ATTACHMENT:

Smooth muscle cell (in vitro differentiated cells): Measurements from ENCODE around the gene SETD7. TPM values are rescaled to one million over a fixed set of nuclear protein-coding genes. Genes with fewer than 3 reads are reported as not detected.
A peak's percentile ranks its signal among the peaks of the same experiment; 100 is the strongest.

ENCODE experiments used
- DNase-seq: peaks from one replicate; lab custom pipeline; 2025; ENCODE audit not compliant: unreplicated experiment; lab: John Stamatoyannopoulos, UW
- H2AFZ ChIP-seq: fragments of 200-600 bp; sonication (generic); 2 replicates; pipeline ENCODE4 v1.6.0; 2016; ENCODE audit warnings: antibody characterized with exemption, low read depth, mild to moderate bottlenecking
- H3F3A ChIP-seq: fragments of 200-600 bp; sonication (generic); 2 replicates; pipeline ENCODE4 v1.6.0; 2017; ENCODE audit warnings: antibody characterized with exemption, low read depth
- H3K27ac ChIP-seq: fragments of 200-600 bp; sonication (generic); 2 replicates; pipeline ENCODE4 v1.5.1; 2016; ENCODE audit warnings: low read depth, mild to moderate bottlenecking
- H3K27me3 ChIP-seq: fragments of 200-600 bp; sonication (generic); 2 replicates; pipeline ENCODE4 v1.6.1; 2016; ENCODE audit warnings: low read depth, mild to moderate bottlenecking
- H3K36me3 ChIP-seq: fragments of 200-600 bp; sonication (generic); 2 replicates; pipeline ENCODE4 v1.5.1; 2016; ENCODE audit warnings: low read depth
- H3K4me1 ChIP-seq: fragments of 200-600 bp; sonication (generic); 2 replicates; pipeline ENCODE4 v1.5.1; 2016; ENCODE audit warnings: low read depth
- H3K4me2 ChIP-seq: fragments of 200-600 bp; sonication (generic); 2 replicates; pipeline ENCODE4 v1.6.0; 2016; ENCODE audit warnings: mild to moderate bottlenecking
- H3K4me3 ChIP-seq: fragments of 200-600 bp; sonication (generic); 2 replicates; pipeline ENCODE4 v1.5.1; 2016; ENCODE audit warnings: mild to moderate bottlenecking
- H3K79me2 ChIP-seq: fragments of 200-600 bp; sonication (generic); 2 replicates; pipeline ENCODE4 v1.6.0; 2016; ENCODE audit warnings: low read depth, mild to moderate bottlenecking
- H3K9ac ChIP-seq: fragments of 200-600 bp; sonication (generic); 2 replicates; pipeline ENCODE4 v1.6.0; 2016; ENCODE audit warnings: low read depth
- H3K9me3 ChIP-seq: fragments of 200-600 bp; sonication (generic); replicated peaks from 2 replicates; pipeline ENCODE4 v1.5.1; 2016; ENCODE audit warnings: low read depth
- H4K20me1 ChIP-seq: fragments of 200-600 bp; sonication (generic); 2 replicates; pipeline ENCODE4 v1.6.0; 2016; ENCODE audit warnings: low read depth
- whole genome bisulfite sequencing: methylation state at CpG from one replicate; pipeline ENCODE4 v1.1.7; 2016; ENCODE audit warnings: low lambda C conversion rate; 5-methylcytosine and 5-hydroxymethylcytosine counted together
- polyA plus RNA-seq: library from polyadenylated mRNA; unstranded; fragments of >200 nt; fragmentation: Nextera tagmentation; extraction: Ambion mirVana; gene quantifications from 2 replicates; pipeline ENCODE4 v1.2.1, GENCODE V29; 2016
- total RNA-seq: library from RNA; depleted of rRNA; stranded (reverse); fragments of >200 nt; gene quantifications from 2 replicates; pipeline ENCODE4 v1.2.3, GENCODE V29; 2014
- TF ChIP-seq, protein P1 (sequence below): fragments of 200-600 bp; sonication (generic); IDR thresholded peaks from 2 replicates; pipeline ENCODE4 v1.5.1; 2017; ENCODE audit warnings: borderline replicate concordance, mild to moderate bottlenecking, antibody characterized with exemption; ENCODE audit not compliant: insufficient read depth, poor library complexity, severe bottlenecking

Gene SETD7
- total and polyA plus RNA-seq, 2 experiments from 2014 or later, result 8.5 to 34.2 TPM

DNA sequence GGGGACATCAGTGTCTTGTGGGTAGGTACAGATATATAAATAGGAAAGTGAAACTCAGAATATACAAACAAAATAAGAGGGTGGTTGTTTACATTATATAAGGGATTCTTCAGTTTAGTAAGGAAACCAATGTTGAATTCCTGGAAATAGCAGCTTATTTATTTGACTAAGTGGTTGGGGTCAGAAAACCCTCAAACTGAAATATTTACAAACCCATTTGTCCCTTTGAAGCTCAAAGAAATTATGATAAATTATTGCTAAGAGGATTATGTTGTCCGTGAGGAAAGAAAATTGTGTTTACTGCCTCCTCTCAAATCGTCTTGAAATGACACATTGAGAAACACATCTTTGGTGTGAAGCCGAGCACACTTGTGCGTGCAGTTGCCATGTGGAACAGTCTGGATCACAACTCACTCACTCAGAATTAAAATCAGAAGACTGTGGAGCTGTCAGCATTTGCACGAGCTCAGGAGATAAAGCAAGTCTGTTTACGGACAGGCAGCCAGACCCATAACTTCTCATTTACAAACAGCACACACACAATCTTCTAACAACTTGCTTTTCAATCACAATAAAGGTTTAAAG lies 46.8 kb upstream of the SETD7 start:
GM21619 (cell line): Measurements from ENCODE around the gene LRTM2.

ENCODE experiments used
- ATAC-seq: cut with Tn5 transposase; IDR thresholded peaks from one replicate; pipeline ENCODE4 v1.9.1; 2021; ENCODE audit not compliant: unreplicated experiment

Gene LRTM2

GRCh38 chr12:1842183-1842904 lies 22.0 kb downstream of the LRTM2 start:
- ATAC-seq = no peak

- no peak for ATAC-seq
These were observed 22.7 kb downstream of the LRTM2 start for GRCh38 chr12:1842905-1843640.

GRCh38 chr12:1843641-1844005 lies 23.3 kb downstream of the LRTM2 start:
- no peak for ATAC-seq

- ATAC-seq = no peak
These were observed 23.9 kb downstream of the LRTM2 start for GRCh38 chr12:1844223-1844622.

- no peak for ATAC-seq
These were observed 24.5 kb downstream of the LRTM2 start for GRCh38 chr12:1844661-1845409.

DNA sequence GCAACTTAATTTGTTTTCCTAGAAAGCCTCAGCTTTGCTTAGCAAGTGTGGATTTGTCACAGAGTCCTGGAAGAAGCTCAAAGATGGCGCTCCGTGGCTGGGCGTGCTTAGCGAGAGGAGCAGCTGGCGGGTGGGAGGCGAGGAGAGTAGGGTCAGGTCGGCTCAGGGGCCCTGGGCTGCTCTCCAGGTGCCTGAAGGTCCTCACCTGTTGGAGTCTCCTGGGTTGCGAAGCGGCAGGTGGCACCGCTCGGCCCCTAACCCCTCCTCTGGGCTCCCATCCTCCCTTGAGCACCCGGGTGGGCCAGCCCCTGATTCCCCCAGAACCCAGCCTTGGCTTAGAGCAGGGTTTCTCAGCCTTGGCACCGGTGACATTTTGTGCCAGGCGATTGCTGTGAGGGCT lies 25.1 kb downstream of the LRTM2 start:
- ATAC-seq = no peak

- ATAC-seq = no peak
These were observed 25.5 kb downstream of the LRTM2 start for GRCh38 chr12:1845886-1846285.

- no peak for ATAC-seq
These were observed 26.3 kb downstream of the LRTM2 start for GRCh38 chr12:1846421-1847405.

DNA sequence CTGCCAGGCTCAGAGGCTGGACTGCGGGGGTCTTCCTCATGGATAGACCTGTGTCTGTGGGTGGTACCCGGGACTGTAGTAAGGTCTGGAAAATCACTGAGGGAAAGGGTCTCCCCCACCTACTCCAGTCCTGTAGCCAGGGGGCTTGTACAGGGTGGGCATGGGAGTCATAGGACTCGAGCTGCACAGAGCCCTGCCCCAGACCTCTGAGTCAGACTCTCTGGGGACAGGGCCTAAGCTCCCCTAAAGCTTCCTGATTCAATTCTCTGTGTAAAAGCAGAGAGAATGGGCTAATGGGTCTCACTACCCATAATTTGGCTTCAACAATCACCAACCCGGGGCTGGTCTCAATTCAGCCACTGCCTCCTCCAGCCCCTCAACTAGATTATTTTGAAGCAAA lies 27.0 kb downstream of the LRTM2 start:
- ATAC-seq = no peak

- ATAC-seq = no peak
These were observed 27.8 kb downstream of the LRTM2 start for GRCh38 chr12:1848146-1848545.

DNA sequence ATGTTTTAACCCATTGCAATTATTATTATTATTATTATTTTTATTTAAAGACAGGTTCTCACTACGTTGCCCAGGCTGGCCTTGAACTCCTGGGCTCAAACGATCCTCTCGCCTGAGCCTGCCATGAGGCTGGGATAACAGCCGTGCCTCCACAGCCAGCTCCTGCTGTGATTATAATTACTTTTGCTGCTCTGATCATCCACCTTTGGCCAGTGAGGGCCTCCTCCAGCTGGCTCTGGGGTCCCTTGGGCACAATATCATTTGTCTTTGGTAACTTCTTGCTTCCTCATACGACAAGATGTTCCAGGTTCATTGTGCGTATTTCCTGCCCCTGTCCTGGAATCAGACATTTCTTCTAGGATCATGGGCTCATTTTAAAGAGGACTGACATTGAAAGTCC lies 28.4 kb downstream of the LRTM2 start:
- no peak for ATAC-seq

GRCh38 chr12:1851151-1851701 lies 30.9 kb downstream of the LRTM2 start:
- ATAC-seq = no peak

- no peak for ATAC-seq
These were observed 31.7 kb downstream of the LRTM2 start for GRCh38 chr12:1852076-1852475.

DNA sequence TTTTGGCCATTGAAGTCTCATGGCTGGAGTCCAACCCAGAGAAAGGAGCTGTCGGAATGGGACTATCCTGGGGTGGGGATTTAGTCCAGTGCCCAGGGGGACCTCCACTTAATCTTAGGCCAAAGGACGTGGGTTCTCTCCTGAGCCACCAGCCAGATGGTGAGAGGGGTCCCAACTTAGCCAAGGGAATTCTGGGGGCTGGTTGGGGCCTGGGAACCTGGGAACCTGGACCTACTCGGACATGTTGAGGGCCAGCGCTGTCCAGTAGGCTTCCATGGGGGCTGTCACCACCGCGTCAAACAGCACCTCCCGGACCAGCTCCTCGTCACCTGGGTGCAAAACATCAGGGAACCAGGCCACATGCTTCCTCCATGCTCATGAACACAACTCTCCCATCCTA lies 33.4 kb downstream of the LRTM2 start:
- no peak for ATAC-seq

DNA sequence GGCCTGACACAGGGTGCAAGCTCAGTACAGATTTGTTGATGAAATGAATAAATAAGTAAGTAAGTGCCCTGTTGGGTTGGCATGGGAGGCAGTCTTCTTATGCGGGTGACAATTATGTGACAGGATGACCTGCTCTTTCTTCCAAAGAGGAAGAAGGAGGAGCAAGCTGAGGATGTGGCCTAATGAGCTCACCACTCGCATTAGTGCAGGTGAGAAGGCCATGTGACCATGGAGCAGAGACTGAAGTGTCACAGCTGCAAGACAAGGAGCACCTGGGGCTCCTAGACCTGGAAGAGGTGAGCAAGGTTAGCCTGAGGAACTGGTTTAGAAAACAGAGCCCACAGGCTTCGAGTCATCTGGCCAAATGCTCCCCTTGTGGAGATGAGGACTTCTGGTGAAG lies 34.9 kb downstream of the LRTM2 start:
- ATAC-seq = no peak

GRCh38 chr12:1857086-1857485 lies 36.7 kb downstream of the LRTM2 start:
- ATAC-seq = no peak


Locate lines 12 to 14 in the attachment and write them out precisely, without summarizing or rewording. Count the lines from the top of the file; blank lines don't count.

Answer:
- H3K4me3 ChIP-seq: fragments of 200-600 bp; sonication (generic); 2 replicates; pipeline ENCODE4 v1.5.1; 2016; ENCODE audit warnings: mild to moderate bottlenecking
- H3K79me2 ChIP-seq: fragments of 200-600 bp; sonication (generic); 2 replicates; pipeline ENCODE4 v1.6.0; 2016; ENCODE audit warnings: low read depth, mild to moderate bottlenecking
- H3K9ac ChIP-seq: fragments of 200-600 bp; sonication (generic); 2 replicates; pipeline ENCODE4 v1.6.0; 2016; ENCODE audit warnings: low read depth